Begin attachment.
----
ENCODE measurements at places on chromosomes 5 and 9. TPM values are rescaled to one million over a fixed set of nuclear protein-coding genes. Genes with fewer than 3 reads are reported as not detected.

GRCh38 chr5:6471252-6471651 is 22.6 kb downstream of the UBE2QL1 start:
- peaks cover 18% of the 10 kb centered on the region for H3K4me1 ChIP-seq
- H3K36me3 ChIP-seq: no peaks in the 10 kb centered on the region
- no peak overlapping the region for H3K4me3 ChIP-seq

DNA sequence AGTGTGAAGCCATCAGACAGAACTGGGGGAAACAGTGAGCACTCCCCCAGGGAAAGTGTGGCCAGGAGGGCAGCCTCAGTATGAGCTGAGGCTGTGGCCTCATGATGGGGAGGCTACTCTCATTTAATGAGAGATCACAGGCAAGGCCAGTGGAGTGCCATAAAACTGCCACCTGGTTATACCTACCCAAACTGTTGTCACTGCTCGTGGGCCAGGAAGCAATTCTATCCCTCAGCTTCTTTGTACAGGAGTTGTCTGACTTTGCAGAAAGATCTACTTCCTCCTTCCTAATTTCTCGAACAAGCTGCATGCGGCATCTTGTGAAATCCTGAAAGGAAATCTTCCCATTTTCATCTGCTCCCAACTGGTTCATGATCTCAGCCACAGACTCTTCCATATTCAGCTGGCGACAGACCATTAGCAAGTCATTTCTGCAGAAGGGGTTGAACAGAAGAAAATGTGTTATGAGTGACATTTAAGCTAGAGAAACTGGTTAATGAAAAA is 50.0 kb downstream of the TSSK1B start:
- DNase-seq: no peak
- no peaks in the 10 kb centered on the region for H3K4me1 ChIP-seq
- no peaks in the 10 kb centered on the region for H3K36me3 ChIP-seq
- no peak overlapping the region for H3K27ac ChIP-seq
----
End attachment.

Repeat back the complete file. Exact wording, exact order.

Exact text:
ENCODE measurements at places on chromosomes 5 and 9. TPM values are rescaled to one million over a fixed set of nuclear protein-coding genes. Genes with fewer than 3 reads are reported as not detected.

GRCh38 chr5:6471252-6471651 is 22.6 kb downstream of the UBE2QL1 start:
- peaks cover 18% of the 10 kb centered on the region for H3K4me1 ChIP-seq
- H3K36me3 ChIP-seq: no peaks in the 10 kb centered on the region
- no peak overlapping the region for H3K4me3 ChIP-seq

DNA sequence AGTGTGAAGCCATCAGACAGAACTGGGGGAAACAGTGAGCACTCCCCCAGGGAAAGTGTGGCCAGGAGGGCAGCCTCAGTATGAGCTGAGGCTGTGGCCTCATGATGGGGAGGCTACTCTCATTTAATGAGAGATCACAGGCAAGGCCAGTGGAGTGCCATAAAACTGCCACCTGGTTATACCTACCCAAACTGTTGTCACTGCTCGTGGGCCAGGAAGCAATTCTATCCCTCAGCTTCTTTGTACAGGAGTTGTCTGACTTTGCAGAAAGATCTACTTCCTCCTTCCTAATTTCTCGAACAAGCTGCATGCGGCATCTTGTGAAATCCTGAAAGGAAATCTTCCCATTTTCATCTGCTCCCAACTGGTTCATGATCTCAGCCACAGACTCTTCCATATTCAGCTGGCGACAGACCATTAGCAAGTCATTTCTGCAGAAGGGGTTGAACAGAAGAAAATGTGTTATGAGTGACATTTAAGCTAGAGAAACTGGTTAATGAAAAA is 50.0 kb downstream of the TSSK1B start:
- DNase-seq: no peak
- no peaks in the 10 kb centered on the region for H3K4me1 ChIP-seq
- no peaks in the 10 kb centered on the region for H3K36me3 ChIP-seq
- no peak overlapping the region for H3K27ac ChIP-seq